Switzerland's Competition Commission is asking the government for wider powers to fight cartels and promote effective competition.This content was published on February 16, 2001 - 12:36
The call came on Friday at the presentation of the Commission's annual report in Bern.
"The Commission is convinced that a stronger cartel law would at long last be to the benefit of all, in particular to consumers, and small and medium-sized enterprises," said Commission president Roland von Büren.
It is calling on the government to introduce tougher measures when the Federal Act on Cartels and Other Restraints of Competition is revised.
In its annual assessment of the Swiss economy last month, the International Monetary Fund said progress had been made with the introduction of new anti-cartel legislation but the law "lacked teeth" and
should be reinforced by allowing for tougher penalties for offenders.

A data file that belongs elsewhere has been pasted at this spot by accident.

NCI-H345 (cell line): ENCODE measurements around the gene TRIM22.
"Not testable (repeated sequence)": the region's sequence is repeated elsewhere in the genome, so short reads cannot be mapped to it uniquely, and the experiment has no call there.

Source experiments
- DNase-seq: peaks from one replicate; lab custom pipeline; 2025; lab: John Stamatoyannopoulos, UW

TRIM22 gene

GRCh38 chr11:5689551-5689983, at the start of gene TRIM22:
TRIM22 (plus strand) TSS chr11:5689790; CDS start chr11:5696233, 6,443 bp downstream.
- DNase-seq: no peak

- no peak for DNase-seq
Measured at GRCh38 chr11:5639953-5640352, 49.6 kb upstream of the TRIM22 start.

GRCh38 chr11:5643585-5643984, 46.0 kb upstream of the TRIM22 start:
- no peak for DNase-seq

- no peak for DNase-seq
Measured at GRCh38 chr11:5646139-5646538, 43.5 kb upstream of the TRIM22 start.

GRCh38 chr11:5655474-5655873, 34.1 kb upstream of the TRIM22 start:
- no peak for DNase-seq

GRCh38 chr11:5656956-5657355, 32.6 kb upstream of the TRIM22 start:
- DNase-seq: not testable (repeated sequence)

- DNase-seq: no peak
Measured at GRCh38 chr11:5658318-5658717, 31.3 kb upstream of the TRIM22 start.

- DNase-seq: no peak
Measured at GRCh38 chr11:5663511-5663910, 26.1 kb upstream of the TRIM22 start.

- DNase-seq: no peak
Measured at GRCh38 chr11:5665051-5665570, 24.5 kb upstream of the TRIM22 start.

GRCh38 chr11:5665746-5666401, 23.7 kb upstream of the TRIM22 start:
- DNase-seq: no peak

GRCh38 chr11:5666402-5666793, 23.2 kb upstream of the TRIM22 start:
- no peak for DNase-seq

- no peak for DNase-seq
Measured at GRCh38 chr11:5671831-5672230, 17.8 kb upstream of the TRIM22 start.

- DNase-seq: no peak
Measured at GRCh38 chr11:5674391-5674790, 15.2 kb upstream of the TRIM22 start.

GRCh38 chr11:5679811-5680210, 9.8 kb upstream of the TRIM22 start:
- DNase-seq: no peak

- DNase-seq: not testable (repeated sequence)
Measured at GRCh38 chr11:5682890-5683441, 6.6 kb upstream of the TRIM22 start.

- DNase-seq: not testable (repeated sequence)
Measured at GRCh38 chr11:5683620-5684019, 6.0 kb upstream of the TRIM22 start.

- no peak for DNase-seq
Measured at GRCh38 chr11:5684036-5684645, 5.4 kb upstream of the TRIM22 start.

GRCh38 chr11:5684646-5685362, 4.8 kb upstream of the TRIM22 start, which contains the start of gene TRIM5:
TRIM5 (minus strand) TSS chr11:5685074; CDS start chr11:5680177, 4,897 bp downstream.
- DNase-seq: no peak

The Commission says in its report that the health care and the electricity market, which are both heavily state-regulated, are its current concerns.
It accuses market players in the health sector of trying to limit competition by making cartel-like agreements among themselves.
It feels there is no incentive for competition in a situation in which health care schemes have a contractual obligation with doctors and hospitals.
The Commission also makes the point that the cantons have little incentive to eliminate over-capacity in hospitals and reduce hospital charges.
It also says that at present, those health care schemes that have their costs under control are paying for the failures of others.
It recommends that in future, the health care schemes which provide services efficiently should be rewarded.
The report says that increasing competition pressure in the electricity branch might also result in market players making agreements among themselves.
It adds that the competition among the more than 1,000 electricity utilities in Switzerland will result in a process of concentration.
The IMF report urged speeding up of the liberalisation process in the electricity sector, arguing this would bring lower prices and more choice.
swissinfo with agencies
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